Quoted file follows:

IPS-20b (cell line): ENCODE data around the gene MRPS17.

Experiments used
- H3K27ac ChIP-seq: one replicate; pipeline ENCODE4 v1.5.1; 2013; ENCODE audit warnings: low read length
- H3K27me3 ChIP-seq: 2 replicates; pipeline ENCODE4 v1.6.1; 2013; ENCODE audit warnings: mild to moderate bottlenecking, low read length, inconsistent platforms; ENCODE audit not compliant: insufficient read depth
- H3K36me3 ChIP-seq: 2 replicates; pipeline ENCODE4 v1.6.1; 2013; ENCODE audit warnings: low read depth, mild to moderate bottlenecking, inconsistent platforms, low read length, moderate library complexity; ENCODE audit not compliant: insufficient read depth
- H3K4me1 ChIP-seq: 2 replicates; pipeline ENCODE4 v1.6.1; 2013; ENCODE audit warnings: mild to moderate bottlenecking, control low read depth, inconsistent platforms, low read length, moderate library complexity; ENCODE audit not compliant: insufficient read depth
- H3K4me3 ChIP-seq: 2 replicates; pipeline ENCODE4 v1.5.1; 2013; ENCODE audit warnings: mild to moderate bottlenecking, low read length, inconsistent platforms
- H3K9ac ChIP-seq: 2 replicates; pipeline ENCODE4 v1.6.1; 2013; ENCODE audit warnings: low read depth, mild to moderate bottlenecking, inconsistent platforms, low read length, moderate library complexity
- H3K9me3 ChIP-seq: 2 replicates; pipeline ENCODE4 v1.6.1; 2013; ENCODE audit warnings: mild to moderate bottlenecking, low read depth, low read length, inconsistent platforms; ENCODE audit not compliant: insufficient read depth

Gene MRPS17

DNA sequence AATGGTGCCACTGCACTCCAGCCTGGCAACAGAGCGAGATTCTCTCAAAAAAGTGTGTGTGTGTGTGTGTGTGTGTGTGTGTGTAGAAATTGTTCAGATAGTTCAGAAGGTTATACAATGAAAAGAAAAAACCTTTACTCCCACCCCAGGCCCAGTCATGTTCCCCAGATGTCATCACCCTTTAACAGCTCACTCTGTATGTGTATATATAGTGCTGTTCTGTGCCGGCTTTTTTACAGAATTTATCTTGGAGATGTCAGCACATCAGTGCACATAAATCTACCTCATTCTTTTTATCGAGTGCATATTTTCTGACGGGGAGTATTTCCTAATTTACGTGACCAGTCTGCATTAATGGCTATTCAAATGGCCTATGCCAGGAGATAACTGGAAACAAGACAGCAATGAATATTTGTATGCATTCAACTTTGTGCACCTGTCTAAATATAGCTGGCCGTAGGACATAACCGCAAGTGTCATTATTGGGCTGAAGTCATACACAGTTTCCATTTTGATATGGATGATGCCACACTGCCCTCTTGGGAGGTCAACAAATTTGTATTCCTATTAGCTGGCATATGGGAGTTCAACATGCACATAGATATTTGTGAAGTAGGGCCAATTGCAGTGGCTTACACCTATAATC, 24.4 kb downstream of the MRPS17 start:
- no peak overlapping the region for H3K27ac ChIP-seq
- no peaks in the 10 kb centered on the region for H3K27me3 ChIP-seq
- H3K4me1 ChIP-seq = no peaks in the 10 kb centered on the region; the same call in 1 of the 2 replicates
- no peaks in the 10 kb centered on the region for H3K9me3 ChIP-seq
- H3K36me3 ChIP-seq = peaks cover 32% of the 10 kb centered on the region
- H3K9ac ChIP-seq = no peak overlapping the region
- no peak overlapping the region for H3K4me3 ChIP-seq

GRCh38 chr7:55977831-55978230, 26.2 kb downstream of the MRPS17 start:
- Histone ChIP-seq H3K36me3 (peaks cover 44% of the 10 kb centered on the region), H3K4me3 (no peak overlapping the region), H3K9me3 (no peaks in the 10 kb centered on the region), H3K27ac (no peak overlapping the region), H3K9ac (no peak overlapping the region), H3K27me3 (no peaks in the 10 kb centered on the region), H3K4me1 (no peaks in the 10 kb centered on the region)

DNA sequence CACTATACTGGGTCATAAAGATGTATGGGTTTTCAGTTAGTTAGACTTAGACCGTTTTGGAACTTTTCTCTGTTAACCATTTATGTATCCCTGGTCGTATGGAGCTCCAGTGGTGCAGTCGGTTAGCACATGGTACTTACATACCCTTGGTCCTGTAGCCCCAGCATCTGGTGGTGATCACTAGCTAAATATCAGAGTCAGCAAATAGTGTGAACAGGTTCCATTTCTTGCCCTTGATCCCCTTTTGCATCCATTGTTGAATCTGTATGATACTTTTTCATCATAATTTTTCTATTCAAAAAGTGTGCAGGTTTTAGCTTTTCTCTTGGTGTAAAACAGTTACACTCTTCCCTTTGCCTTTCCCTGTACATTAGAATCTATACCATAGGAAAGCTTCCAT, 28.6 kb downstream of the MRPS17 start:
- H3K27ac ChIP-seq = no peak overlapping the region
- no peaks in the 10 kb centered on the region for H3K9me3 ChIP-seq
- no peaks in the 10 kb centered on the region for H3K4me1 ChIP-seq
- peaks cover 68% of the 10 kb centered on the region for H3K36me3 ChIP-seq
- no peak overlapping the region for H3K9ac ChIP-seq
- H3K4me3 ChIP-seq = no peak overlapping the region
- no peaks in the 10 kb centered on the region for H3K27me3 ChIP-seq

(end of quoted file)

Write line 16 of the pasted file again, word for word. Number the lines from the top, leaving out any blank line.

- H3K36me3 ChIP-seq = peaks cover 32% of the 10 kb centered on the region